In October 1969, students and young adults alike were “living the dream.” This new era, the era of hippies, freedom, and love, brought them a “release,” even in the fashion sense. Gone were the days of stuffy clothing and repressed style. In 1969, LIFE magazine stated, “The latest rule in girls’ high school fashion is that there aren’t any.”
It was a time of freedom and rebellion, and who better to rebel than teenagers? The focus was on individuality. By the fall of 1967, newsstands and libraries alike featured how-to books and even guides to hippie fashion. By the time most of these pictures were taken in the fall of 1969, these clothes could be readily bought from the shelves of major department stores. Hippies had become mainstream.
Here is Woodside High, California in 1969.
Left to right: Pam Pepin, Pat Auvenshine, and Kim Robertson, students at Corona del Mar High School in California.
A Southern California high school student walks toward her classmates while wearing a “Mini Jupe” skirt.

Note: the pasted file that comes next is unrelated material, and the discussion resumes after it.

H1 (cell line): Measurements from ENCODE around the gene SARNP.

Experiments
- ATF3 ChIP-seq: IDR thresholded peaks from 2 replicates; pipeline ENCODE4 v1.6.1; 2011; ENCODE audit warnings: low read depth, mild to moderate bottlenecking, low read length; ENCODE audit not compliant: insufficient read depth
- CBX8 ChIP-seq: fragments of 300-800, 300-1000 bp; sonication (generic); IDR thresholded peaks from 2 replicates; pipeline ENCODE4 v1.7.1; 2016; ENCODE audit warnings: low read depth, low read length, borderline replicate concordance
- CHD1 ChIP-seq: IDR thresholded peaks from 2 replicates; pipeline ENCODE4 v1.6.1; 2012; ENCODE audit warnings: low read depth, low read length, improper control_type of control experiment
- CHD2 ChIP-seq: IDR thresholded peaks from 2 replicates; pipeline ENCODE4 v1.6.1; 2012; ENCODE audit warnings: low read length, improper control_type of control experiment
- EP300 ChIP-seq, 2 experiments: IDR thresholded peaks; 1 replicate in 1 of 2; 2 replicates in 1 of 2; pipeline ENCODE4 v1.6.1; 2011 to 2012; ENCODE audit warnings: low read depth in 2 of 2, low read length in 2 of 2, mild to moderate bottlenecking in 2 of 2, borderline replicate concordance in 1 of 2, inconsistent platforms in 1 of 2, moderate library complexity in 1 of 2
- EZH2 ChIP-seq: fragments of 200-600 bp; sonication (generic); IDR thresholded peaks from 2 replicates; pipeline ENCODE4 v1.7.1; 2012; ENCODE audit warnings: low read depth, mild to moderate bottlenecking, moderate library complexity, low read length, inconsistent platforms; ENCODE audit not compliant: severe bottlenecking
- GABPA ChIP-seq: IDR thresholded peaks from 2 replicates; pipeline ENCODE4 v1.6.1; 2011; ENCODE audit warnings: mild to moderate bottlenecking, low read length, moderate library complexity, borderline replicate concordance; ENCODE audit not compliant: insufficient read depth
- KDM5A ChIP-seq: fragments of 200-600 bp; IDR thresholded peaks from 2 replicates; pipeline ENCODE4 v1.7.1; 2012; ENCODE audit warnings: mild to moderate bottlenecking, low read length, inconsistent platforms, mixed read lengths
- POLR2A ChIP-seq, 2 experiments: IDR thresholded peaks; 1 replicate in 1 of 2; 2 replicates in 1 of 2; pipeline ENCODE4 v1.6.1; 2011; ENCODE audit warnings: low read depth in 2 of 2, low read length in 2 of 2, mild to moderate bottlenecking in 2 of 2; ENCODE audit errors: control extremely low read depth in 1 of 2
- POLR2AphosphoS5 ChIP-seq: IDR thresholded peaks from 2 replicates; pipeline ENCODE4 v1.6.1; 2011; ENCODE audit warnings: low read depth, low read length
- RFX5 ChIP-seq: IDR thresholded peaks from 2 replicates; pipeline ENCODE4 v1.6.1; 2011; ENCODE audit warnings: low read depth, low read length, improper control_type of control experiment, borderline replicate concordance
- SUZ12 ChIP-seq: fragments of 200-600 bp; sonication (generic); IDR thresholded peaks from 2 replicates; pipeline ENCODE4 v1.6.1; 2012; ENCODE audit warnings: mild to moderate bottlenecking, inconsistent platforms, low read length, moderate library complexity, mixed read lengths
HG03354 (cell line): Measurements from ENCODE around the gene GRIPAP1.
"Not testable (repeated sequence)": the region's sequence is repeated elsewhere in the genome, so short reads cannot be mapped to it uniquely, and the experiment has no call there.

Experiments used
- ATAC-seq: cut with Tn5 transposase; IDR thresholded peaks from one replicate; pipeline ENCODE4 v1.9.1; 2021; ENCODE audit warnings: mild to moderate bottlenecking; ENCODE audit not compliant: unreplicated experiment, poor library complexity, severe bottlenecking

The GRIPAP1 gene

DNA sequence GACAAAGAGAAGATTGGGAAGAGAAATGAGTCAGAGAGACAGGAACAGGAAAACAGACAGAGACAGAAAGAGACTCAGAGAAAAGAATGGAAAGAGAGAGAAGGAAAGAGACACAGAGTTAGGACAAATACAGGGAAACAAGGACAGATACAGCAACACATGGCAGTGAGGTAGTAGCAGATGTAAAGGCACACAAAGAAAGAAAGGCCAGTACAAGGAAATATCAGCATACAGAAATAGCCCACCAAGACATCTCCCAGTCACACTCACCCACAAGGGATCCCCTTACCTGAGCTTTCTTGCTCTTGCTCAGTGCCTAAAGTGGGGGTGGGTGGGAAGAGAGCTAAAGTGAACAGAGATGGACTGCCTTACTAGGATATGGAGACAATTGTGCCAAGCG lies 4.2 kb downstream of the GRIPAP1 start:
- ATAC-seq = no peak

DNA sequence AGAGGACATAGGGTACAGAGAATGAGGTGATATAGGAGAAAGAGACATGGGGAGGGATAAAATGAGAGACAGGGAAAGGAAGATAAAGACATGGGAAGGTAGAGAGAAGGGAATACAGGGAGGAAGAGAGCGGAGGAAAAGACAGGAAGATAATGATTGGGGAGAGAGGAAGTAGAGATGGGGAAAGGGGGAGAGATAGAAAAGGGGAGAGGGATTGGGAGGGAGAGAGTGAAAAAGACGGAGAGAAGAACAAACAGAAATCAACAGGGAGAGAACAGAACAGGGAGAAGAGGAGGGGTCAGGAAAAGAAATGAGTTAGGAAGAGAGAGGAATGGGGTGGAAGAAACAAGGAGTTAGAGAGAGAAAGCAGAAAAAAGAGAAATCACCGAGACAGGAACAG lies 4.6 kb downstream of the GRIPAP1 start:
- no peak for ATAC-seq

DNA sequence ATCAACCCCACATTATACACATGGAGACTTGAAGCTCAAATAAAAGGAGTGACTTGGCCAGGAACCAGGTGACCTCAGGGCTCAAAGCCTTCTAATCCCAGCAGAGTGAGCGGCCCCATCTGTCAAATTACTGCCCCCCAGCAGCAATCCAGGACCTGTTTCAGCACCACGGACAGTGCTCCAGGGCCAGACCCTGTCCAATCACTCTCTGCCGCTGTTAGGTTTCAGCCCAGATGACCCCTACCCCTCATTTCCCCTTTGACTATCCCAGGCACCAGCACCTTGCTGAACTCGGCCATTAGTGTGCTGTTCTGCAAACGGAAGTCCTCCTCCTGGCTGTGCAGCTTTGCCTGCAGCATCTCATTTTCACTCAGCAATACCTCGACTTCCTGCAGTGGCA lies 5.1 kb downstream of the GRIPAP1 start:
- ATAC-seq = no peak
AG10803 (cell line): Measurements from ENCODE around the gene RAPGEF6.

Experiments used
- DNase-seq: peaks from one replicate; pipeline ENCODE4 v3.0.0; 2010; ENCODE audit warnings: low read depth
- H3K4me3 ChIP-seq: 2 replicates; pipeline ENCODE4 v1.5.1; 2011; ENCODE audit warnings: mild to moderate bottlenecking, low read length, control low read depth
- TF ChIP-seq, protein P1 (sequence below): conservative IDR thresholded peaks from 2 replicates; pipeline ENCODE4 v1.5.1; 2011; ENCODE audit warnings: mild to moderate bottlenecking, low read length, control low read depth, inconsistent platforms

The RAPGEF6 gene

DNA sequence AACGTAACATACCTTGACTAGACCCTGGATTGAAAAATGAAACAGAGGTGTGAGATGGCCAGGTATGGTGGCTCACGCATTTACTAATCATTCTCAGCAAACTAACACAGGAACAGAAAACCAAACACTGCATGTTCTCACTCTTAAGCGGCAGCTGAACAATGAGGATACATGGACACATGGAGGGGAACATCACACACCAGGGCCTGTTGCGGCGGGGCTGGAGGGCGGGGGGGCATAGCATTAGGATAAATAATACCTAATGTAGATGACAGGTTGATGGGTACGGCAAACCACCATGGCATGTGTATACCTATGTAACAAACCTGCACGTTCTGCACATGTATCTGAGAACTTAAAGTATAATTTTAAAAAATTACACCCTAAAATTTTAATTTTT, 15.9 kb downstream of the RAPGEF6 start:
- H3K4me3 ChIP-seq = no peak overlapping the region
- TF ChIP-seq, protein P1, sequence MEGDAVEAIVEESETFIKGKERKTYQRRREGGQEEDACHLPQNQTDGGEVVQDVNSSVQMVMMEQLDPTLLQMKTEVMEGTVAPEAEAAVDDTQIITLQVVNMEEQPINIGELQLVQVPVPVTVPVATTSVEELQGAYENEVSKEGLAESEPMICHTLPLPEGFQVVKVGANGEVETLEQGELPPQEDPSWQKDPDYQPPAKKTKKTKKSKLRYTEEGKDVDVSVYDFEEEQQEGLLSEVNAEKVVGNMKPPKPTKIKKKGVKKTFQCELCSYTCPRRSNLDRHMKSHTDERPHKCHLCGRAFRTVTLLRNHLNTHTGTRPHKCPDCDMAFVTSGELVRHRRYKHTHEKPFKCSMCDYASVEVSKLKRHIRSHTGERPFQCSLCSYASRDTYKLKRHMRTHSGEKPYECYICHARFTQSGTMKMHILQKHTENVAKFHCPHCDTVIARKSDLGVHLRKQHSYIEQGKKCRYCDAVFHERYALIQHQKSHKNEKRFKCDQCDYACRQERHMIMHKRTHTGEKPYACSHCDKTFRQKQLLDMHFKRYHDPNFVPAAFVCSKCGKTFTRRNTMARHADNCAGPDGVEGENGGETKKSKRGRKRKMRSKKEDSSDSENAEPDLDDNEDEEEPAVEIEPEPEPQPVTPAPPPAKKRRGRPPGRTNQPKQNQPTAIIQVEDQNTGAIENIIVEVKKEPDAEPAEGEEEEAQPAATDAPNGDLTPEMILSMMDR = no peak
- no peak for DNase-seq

Lenore Reday stops traffic while wearing a bell-bottomed jumpsuit in Newport Beach, California.
Classmates at Beverly Hills High School.
Southern California high school students wear hippie fashion.
Southern California high school student wearing Bermuda overalls.
Students of Woodside High in California wearing hippie fashion, such as ponchos, boots, and sandals.
Nina Nalhaus relaxes in the shade while wearing wool pants and a homemade jacket in Denver, Colorado.
Beverly Hills student, Erica Farber, wears a checker and tiered outfit as she walks with a young man.
A high school student band in California.
High school student wears hippie fashion consisting of bell bottoms and boots.
High school student, Rosemary Shoong.
Southern California high schooler wearing a buckskin vest.
High school student wearing an old-fashioned tapestry skirt and a wool shawl.
High school teacher, Sandy Brockman, wearing a bold print hippie-style dress in Denver, Colorado.
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